Facebook Is Still Failing Marketers

Our declaration last October that Facebook was failing marketers and that brands should focus their social efforts elsewhere created a lot of discussion. To no one's surprise, most of the people defending Facebook were vendors that rely directly upon Facebook marketing for their livelihood.

Just four months later, the debate seems to be over. Is there any doubt now that Facebook has abandoned social marketing, and that its paid ad products aren’t delivering results for most marketers? Consider:

  • Marketers can now reach just 6% of their fans organically. When we published our research, some brands were surprised to find that Facebook only delivered posts to 16% of their fans. In December a leaked sales deck revealed that Facebook was telling marketers they should expect organic distribution of posts to decline further — but few could guess how far and how fast that distribution would fall. This month, Ogilvy released data showing that the brand pages they manage reach just 6% of fans. For pages with more than 500,000 fans, Ogilvy says reach stands at just 2%.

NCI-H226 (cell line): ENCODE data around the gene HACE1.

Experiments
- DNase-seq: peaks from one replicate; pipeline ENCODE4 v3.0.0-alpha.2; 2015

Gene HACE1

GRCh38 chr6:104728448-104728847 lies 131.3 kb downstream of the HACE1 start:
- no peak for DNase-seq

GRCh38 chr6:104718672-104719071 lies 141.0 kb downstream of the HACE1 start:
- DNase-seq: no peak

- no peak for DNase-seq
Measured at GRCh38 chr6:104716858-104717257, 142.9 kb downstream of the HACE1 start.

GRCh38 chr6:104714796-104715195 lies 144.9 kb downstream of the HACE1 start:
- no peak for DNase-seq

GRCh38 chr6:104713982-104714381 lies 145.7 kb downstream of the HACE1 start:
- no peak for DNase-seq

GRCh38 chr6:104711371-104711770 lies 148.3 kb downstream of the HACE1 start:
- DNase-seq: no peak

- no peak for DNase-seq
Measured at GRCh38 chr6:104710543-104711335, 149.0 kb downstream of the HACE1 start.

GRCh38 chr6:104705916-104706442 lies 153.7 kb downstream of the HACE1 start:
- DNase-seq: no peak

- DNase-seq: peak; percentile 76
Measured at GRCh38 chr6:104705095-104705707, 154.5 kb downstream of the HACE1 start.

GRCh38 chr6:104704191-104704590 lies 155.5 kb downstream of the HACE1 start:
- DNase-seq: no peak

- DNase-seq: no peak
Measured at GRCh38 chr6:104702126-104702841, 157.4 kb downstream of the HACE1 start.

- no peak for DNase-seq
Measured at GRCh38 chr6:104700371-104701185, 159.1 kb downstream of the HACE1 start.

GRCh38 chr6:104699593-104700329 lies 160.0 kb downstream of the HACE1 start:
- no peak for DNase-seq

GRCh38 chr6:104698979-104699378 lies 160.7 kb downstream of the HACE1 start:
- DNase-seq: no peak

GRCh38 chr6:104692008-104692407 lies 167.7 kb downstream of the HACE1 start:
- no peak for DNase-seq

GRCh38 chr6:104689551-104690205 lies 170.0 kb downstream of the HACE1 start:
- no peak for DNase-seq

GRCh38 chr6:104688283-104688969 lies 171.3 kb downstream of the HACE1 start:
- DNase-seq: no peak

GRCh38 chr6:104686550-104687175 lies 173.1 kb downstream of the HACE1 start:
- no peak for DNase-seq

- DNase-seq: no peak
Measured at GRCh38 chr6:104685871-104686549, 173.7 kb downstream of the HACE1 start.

• Brands and agencies are now openly talking about their discontent. Every day I talk to brands that are disillusioned with Facebook and are now placing their bets on other social sites — but few of them want to go on the record. Lately, though, more brands and agencies have started speaking openly to the media about how Facebook is failing them. One former Facebook advertiser referred to Facebook as “one of the most lucrative grifts of all time.”
  • Marketers are worried many of their fans are “fake.” Many marketers and many publishers are reporting that huge percentages of their fans come from emerging markets where they didn’t expect to find an audience. The kicker? They’re saying many of those fans don’t seem to interact with people or with branded content — they seem to do little other than "like" thousands and thousands of brand pages. The conclusion some marketers are coming to: The paid ads Facebook encourages them to buy often lead to “fake” fans generated by “like farms.”

No wonder a B2B marketer told me recently that Facebook’s constant rule changes were “the biggest problem we have,” and as a result they were focusing more of their social efforts on Twitter and LinkedIn. And no wonder a national retailer told me they’re no longer dedicating content resources to Facebook, just reposting assets from more-effective social sites (which for them, perhaps ironically, includes Instagram.)